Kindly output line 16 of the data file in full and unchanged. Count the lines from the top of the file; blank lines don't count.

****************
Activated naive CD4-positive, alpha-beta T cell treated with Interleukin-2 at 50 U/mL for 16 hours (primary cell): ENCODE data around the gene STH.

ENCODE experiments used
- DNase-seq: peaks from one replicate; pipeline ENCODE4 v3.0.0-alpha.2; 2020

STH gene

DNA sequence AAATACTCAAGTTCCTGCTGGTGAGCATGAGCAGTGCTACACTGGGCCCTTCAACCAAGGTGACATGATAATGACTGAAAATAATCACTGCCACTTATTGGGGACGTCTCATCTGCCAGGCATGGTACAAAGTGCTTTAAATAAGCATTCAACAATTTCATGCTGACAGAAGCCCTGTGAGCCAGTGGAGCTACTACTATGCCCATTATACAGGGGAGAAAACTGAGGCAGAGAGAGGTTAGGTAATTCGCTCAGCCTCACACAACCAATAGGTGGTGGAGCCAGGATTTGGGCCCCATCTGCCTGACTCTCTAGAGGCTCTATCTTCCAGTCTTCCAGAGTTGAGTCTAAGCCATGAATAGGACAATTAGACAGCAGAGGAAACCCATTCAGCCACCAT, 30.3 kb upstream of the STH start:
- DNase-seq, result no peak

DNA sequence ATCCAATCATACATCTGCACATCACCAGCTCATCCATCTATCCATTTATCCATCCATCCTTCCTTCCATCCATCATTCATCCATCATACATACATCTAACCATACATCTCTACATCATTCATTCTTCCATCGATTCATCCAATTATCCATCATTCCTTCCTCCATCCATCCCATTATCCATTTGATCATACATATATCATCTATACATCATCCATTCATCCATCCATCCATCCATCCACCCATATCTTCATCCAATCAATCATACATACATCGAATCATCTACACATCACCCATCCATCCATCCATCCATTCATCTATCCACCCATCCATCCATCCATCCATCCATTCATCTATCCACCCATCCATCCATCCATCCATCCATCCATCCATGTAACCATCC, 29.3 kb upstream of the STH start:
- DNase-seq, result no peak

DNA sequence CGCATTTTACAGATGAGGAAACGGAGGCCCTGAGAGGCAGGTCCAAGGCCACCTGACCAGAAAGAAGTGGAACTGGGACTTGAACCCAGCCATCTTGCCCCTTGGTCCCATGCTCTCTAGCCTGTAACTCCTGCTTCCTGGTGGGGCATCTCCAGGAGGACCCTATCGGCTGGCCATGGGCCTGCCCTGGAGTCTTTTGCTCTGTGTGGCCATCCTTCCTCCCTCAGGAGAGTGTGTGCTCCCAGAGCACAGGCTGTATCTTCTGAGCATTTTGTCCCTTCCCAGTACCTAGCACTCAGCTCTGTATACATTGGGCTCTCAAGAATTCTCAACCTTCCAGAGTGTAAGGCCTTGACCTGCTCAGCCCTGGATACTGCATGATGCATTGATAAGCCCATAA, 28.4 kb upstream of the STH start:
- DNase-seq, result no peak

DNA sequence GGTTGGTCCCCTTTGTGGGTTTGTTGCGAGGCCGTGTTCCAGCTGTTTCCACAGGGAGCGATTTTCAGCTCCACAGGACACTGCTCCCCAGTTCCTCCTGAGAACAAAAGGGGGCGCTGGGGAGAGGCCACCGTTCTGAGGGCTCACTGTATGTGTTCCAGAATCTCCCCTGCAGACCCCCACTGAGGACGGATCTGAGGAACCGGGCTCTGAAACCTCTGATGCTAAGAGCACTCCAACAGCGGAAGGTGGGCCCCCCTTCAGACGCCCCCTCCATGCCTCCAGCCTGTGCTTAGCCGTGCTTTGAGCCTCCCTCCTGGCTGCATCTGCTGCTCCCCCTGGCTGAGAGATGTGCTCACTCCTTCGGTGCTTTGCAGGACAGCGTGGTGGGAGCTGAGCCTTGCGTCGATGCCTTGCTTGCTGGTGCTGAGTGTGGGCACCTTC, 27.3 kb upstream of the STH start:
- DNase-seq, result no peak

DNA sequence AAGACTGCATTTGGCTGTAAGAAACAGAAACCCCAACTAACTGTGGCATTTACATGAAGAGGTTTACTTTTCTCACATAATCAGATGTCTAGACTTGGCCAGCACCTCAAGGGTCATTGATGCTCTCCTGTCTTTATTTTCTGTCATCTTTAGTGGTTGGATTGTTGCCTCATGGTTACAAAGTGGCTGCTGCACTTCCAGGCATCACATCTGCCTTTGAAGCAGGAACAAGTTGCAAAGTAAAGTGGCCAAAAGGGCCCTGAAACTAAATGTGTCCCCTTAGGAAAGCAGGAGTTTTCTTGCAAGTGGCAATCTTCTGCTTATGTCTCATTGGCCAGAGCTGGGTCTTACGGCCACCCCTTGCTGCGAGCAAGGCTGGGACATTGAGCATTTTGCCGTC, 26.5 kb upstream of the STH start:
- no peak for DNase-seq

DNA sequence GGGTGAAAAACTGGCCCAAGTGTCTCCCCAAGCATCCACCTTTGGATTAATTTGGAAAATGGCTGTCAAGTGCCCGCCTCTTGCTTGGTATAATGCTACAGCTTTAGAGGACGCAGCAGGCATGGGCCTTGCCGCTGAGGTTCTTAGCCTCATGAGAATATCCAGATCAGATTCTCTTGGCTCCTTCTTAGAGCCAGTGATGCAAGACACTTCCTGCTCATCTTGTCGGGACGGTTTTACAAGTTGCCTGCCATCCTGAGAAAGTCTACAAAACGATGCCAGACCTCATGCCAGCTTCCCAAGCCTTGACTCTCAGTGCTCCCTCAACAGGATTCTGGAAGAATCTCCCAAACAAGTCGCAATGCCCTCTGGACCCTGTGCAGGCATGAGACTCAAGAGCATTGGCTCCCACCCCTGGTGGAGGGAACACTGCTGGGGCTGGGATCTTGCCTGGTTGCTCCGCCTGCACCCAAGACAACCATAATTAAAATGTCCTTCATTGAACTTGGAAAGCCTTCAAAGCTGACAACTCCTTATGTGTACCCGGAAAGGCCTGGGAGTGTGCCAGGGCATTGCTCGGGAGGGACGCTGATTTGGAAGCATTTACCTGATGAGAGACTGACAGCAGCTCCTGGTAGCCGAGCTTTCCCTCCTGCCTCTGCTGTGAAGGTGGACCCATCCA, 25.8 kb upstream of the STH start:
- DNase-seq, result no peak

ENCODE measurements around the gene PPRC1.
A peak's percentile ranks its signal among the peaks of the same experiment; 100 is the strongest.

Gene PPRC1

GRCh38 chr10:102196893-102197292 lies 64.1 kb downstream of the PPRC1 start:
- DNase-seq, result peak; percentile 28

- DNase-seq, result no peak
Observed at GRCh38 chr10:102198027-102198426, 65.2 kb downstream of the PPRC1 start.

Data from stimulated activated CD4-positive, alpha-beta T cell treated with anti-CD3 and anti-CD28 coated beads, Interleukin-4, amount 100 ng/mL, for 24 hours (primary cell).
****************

- DNase-seq, result no peak